Try this simple practical to show that seawater contains a mixture of different salts

Seawater is often called salt water but it contains various different salts. In this experiment, students separate some of these salts from the mixture.

This simple experiment could be carried out early in a science course while using scientific apparatus is still a novelty, because it provides practice at using a variety of equipment and also introduces the concept of a mixture and some simple chemical tests. It can also be used to reinforce important safety messages (eg wearing eye protection), and in conjunction with Earth science topics linked to the conveyance of mineral salts into the sea via rivers.

The experiment can be carried by groups of two or three and will take about one hour to complete.

Explore this topic further by analysing the dissolved solids in seawater (a demonstration suitable for 14–16 year old students), or comparing the substances dissolved in tap water and seawater (a class practical and demonstration suitable for 11–14 and 14–16 year old students).



  • Eye protection
  • Beaker, 250 cm3
  • Beaker, 100 cm3
  • Conical flask, 100 cm3
  • Evaporating basin
  • Filter funnel
  • Filter paper
  • Bunsen burner
  • Heat resistant mat
  • Tripod
  • Gauze
  • Teat pipette


  • Seawater, 200 cm3 (see note 7 below)
  • Access to hydrochloric acid, 1 M

Health, safety and technical notes

  1. Read our standard health and safety guidance.
  2. Wear eye protection throughout. Take care with hot apparatus and solutions.
  3. Hydrochloric acid, HCl(aq) – see CLEAPSS Hazcard HC047a and CLEAPSS Recipe Book RB043.
  4. Limewater, Ca(OH)2(aq), (treat as IRRITANT) – see CLEAPSS Hazcard HC018 and CLEAPSS Recipe Book RB020. 
  5. Calcium sulfate, hydrated, CaSO4.2H2O(s) – see CLEAPSS Hazcard HC019B.
  6. Sodium chloride, NaCl(s) – see CLEAPSS Hazcard HC047b. 
  7. Although it is tempting to use genuine seawater if available, this experiment is usually more successful if the seawater is generated artificially. Genuine seawater will not always yield a full range of solids in sufficient quantities to be detected. Artificial seawater can be generated by adopting the following procedure:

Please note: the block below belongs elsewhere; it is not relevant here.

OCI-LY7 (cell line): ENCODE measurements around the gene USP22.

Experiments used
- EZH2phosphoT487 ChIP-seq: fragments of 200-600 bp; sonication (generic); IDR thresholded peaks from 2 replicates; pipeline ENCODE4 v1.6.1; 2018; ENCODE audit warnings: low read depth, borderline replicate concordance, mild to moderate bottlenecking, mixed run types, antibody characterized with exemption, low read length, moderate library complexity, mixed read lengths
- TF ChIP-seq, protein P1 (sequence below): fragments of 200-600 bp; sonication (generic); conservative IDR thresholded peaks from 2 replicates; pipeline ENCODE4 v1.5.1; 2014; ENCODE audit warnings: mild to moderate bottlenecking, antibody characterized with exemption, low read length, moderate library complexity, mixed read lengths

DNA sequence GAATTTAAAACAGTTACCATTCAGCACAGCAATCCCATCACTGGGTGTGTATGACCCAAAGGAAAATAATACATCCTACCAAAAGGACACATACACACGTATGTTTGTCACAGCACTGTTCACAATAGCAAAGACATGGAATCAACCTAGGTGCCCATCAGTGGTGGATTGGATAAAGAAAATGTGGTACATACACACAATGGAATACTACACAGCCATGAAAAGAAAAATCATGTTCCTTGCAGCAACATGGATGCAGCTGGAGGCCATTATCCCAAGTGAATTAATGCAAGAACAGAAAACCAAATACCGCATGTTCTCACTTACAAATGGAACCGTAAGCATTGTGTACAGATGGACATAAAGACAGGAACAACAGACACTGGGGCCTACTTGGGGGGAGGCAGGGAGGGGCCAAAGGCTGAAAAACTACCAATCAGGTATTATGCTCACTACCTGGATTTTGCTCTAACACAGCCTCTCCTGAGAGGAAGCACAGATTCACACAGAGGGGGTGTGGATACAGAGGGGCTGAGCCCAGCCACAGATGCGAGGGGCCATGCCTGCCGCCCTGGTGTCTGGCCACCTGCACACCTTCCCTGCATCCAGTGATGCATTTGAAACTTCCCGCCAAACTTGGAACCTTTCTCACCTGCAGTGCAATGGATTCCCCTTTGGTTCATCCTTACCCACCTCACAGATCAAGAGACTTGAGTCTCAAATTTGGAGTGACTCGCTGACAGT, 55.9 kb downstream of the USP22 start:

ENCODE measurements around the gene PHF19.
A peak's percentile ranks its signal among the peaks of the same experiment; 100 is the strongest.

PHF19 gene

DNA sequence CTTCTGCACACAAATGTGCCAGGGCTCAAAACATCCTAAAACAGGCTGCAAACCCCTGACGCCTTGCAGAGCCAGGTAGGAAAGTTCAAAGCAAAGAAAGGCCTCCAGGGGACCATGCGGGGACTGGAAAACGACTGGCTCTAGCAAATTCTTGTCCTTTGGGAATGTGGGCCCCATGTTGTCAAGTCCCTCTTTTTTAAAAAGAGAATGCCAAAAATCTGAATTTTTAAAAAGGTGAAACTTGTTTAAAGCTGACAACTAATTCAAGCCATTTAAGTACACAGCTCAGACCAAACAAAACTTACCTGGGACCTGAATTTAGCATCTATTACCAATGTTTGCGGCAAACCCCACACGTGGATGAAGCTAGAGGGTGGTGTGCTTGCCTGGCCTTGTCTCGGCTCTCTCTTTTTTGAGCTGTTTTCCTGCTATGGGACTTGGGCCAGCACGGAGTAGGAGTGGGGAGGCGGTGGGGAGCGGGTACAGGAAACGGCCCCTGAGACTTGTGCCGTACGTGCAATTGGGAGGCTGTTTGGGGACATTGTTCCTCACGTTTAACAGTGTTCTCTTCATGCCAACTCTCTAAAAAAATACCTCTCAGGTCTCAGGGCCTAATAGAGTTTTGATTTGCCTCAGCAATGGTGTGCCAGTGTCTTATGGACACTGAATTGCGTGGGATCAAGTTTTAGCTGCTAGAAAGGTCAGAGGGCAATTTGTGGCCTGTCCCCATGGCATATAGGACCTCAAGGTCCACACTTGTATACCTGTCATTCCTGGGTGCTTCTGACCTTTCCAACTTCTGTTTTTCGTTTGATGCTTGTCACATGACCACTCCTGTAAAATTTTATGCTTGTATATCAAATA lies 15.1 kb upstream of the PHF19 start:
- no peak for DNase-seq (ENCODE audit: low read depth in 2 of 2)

• Bubble carbon dioxide through a mixture of 250 cm3 limewater plus 750 cmdeionised water for about 20 minutes or until the cloudy precipitate disappears completely.
    • Add as much solid hydrated calcium sulfate as will dissolve.
    • Add about 15 g of sodium chloride.
    • Stir until all the solid has dissolved, leave to settle and then decant or filter the liquid if necessary.


  1. Place 200 cm3 of seawater in a 250 cm3 beaker.
  2. Heat and boil the seawater.
  3. Stop heating when about 60–70 cm3 of liquid remains. Solid will be precipitated during this evaporation process.
  4. Allow to cool and for any solids to settle.
  5. Pour the clear liquid into the 100 cm3 beaker, leaving the solids behind.

A diagram showing how to separate salts from seawater using a beaker, tripid, gauze and Bunsen burner

Source: Royal Society of Chemistry

The equipment required for separating salts from their mixture in seawater

  1. Add a few drops of hydrochloric acid to the solids left behind and observe what happens.
  2. Put the 100 cm3 beaker on the tripod and gauze and heat the liquid until another solid appears. This will occur when about 30–40 cm3 of liquid remains.
  3. Carefully filter the liquid into the conical flask.
  4. Wash out the 100 cm3 beaker and pour the filtrate into an evaporating basin (or beaker if the volume is too high)
  5. Boil the liquid yet again until there is almost none left. When a small crust of solid starts to form at the edge of the basin, turn off the Bunsen burner. Then, either allow the remaining water to evaporate at room temperature or place the basin on a beaker half full of water (a steam bath). Heat the beaker with a Bunsen and allow the remaining water in the basin to evaporate gently. SAFETY NOTE: there is a risk of tiny crystals of hot solid spitting out. Eye protection is essential at this stage.
  6. Let it cool and note what is observed.

Teaching notes

Encourage the students to write down what they observe at each stage.

Teachers may wish to mark 250 cm3 beakers at the 60 cm3 level if there are no gradations already present.

The artificial seawater contains calcium hydrogen carbonate owing to the reaction of limewater with excess carbon dioxide:

Ca(OH)2(aq) + 2CO2(g) → Ca(HCO3)2(aq)

When this solution is boiled it soon precipitates calcium carbonate:

Ca(HCO3)2(aq) → CaCO3(s) + CO2(g) + H2O(l)

This is the identity of the predominant solid first left behind when the liquid is boiled. However, some calcium sulfate will also be present.

When hydrochloric acid is added to this solid, students should observe effervescence (fizzing), since the calcium carbonate is producing carbon dioxide gas:

CaCO3(s) + 2HCl(aq) → CaCl2(aq) + CO2(g) + H2O(l)

The solid which continuously crystallises out on further evaporation is sparingly soluble calcium sulfate, which is the predominant solid filtered off when 30 cm3 of sea water remains.

The more soluble sodium chloride precipitates out during the final stages of evaporation.

Student questions

  1. What evidence is there that seawater is a mixture of salts?
  2. What gas is likely to have been evolved when hydrochloric acid is added to the solids first collected?
  3. What does this tell you about the identity of these solids?
  4. Do some research on the internet to find information about the solubilities of sodium chloride and calcium sulfate – two common compounds present in seawater. Use this information to predict the possible identity of the very last solid left at the end of your experiment.